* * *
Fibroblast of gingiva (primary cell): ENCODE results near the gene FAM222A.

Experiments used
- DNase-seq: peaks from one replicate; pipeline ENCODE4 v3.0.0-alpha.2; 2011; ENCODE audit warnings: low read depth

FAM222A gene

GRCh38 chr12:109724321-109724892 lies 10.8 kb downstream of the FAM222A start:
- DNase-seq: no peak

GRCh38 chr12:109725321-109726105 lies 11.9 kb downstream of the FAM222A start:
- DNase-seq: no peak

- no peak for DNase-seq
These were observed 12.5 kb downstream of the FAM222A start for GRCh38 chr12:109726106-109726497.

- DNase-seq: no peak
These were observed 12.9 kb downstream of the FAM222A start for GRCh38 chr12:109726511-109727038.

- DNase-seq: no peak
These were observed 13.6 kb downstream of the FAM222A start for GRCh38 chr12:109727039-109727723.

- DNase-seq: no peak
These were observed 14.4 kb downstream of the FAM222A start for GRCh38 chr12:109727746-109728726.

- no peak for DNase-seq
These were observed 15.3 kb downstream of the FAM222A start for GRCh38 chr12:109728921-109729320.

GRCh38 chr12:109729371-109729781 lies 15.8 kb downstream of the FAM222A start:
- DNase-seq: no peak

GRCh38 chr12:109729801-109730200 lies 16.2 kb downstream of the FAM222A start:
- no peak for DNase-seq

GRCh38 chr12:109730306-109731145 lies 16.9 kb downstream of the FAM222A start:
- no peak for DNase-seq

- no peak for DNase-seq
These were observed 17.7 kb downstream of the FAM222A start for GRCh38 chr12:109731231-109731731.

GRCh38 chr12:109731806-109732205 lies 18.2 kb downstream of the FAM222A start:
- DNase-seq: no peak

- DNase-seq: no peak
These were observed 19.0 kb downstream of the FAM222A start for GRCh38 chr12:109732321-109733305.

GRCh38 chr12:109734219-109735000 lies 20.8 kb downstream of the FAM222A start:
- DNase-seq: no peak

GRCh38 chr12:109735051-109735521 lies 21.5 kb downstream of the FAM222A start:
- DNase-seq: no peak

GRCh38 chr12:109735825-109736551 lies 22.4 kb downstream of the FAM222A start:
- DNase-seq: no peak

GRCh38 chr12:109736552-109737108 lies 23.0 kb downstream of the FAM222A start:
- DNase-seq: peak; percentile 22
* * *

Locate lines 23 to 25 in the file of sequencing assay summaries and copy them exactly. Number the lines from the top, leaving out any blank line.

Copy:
GRCh38 chr12:109730306-109731145 lies 16.9 kb downstream of the FAM222A start:
- no peak for DNase-seq

- no peak for DNase-seq